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Dear Abby: No wonder our society is going to the dogs; there are so few good role models these days. People talk about the immorality of our young people, but not only are young people immoral, a lot of seniors are also living in sin. It's disgusting!

My mother, who is in her 70s, invited a man to live with her after knowing him for only one week. He moved into her house faster than greased lightning. I am in shock.I believe Mother did this because she's lonely. She's getting on in years, and she decided she's going to do whatever she wants - and too bad about what people think! What a poor example she's setting for my children (her grandchildren). Of course, they know what's going on - they're not stupid.

I have proof that this man has a criminal record and can be violent. Should I inform Mother and risk her being angry with me, or should I just keep quiet? My husband thinks I should stay out of it. He says if we give this guy enough rope, he'll hang himself.

Please respond soon as I'm losing sleep over this.

- No Name, San Antonio

Dear No name: If you give your mother's roommate enough rope, he could also hang her. Share your proof of his criminal record and his history of violent behavior with her immediately. A word of caution, however: Cool your anger and judgmental attitude, or you may alienate her before you can deliver the message.

Dear Abby: In the letter signed "Desperate," a woman's son was coming home from college and bringing his live-in girlfriend, which threw his mother into a tizzy. She didn't approve of her son sleeping with his girlfriend under her roof. It reminded me of my own situation.

I was returning from Germany after 17 years of service in the U.S. Army and bringing with me Ingrid, my live-in girlfriend, and her son.

My father said Ingrid and I could not sleep together in his house. Easily fixed. Ingrid slept in the house with her son, and I slept in my parents' camping trailer. Because I respect my mother and father, in their home I live by their rules.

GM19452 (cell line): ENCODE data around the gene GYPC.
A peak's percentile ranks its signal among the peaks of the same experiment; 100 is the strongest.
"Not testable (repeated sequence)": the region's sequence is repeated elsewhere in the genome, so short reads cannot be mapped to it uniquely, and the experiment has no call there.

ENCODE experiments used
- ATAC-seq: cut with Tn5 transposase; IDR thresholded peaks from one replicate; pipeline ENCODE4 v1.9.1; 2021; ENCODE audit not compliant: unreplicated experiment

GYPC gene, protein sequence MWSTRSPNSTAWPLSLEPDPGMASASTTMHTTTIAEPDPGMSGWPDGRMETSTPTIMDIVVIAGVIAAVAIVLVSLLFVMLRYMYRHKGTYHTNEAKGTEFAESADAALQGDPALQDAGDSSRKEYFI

My father died two years ago, right after their 50th wedding anniversary, and I will continue to live by his rules while in their home. If you print this, please use my name. I want everyone to know how much I respect my parents.

- David Scriven, U.S. Army (ret.)

Dear David Scriven: Thank you for a heartwarming letter. To your credit, you obviously practice the commandment, "Honor thy father and thy mother."

Dear Abby: This is in response to "Loves to Move," the woman who moves from house to house even though her kids hate moving, because she loves hard work.

May I offer a suggestion? Why doesn't she start her own local moving company? That way, she can work hard, her teenagers can have the stability kids so desperately need, and she can make some money to send her kids to college. It's the perfect solution!

- Never Moving Again

Dear Never: Thank you for your moving letter.

Good advice for everyone - teens to seniors - is in "The Anger in All of Us and How to Deal With It." To order, send a business-size, self-addressed envelope, plus check or money order for $3.95 ($4.50 in Canada) to: Dear Abby, Anger Booklet, P.O. Box 447, Mount Morris, IL 61054-0447. (Postage is included.)